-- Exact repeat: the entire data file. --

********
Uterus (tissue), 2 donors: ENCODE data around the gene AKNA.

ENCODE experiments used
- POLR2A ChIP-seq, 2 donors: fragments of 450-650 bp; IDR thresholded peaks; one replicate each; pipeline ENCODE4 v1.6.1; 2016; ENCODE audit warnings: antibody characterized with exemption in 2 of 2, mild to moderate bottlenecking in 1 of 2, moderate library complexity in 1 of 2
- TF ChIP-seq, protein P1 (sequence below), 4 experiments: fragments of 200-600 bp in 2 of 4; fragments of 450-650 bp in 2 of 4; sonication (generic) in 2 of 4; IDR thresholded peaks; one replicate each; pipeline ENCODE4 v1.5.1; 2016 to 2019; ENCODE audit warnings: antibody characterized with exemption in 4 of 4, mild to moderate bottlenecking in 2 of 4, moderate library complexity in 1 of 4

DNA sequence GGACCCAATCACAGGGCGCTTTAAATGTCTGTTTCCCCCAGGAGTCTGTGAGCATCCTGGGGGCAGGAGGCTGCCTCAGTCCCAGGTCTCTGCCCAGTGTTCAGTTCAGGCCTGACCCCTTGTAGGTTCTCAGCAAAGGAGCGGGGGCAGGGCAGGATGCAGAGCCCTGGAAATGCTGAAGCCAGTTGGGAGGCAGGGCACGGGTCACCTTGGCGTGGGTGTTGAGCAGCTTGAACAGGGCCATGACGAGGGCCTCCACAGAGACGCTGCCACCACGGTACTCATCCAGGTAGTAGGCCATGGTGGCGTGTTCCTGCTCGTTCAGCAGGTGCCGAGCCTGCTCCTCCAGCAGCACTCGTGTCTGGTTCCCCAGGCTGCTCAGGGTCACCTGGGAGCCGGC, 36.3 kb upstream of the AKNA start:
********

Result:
Uterus (tissue), 2 donors: ENCODE data around the gene AKNA.

ENCODE experiments used
- POLR2A ChIP-seq, 2 donors: fragments of 450-650 bp; IDR thresholded peaks; one replicate each; pipeline ENCODE4 v1.6.1; 2016; ENCODE audit warnings: antibody characterized with exemption in 2 of 2, mild to moderate bottlenecking in 1 of 2, moderate library complexity in 1 of 2
- TF ChIP-seq, protein P1 (sequence below), 4 experiments: fragments of 200-600 bp in 2 of 4; fragments of 450-650 bp in 2 of 4; sonication (generic) in 2 of 4; IDR thresholded peaks; one replicate each; pipeline ENCODE4 v1.5.1; 2016 to 2019; ENCODE audit warnings: antibody characterized with exemption in 4 of 4, mild to moderate bottlenecking in 2 of 4, moderate library complexity in 1 of 4

DNA sequence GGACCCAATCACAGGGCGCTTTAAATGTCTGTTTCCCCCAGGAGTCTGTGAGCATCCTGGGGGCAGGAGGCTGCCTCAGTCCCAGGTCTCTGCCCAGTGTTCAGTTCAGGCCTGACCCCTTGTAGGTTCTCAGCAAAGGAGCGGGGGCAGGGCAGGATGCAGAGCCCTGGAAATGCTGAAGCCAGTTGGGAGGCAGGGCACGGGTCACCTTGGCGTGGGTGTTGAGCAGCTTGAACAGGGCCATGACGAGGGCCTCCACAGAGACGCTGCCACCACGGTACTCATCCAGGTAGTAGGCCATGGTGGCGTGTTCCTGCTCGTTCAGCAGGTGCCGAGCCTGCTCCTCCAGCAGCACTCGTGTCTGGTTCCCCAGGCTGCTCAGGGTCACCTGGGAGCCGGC, 36.3 kb upstream of the AKNA start: